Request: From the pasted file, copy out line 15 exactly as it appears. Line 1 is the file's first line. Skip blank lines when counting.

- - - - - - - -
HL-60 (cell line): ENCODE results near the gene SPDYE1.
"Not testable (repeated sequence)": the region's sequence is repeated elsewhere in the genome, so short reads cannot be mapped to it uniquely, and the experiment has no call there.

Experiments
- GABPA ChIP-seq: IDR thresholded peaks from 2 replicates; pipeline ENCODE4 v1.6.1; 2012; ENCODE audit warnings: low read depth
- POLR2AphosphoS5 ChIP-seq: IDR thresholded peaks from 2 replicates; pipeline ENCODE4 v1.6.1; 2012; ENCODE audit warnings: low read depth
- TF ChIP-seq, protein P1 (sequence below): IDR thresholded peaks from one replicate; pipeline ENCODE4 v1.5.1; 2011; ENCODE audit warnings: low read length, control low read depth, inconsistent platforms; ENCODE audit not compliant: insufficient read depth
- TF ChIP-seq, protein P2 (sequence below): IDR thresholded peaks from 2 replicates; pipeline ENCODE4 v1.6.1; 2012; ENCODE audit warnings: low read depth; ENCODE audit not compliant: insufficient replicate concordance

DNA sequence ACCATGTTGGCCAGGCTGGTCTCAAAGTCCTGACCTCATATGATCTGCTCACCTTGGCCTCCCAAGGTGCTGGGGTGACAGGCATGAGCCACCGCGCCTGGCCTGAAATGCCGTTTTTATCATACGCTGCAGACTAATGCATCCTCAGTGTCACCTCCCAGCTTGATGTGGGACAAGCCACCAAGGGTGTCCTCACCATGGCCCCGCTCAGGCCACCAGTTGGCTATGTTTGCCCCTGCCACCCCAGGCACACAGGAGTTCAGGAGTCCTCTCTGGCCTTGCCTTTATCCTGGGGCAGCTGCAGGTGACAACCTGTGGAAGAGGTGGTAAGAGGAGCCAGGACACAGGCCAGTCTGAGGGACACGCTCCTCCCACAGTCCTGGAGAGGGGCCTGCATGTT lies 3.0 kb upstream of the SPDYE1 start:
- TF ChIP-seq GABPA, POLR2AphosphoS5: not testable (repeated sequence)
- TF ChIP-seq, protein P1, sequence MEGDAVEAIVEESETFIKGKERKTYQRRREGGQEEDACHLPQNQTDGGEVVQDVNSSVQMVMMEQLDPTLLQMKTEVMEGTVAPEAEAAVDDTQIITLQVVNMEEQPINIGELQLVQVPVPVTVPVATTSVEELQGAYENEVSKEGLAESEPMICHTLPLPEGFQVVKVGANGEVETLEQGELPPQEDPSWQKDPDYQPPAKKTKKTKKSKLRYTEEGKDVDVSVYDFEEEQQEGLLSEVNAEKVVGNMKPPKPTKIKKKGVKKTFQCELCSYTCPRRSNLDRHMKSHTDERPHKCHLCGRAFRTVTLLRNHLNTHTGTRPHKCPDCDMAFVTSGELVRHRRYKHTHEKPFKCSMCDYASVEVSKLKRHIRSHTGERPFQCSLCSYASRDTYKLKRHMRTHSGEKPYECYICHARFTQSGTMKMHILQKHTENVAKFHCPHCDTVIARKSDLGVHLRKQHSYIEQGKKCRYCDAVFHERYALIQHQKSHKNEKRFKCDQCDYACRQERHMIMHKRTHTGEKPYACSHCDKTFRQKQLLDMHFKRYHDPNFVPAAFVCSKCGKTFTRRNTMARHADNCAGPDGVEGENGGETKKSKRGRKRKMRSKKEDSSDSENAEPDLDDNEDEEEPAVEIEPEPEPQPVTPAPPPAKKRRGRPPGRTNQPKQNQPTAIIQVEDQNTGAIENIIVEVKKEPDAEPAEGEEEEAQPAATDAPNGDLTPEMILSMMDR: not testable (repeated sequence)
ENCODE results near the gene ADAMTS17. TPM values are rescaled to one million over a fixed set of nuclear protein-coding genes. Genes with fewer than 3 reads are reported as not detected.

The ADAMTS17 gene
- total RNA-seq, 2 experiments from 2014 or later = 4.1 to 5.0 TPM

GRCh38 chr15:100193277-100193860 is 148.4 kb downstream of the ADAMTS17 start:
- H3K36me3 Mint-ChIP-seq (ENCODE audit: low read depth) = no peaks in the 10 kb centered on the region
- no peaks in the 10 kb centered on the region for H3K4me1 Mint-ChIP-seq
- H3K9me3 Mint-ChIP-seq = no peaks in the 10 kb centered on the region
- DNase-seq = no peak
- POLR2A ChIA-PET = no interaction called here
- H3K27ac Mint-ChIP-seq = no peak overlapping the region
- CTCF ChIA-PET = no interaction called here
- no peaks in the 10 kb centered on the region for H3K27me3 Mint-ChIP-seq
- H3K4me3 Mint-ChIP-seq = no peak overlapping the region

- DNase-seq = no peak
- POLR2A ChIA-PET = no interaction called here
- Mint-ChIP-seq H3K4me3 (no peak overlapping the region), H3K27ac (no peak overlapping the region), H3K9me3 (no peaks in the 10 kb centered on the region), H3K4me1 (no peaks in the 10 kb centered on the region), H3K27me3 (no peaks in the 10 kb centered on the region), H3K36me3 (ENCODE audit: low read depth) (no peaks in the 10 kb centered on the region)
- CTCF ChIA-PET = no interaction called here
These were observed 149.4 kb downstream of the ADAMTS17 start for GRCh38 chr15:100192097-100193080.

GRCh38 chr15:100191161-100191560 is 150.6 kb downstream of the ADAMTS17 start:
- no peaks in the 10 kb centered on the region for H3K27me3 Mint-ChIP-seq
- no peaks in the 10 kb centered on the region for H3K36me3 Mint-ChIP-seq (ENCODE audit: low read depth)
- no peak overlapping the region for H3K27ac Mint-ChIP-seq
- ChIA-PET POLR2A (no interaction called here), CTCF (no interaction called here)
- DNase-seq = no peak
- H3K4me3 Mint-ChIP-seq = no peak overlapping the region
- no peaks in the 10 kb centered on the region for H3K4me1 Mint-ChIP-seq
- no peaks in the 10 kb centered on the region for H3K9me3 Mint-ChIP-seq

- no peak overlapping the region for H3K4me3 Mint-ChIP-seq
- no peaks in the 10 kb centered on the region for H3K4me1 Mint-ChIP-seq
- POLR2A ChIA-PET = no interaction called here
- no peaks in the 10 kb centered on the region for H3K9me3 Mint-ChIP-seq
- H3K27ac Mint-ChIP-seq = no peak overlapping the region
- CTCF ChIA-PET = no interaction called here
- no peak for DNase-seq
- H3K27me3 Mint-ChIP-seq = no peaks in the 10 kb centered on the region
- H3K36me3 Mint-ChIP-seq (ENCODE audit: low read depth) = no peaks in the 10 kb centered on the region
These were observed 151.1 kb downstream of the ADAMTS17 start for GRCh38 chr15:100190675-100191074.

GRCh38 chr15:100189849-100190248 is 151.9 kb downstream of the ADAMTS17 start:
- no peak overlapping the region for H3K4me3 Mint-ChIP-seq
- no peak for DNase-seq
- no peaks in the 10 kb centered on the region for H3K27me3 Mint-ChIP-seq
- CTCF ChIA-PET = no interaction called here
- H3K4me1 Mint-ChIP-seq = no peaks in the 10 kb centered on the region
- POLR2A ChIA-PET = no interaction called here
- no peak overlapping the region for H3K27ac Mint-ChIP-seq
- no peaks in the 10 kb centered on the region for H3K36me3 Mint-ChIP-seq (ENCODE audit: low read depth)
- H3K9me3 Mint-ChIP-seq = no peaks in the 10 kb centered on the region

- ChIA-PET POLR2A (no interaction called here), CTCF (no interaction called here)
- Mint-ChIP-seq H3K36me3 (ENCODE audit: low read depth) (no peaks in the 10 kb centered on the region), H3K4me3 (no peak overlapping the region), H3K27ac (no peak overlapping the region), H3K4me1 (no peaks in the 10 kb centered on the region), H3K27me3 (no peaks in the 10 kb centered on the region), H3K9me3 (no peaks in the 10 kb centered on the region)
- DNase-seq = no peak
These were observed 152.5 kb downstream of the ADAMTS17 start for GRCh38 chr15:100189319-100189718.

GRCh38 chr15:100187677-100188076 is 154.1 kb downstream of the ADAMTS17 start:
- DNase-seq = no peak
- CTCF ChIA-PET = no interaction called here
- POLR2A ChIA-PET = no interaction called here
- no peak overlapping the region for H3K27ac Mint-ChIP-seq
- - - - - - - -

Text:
- H3K36me3 Mint-ChIP-seq (ENCODE audit: low read depth) = no peaks in the 10 kb centered on the region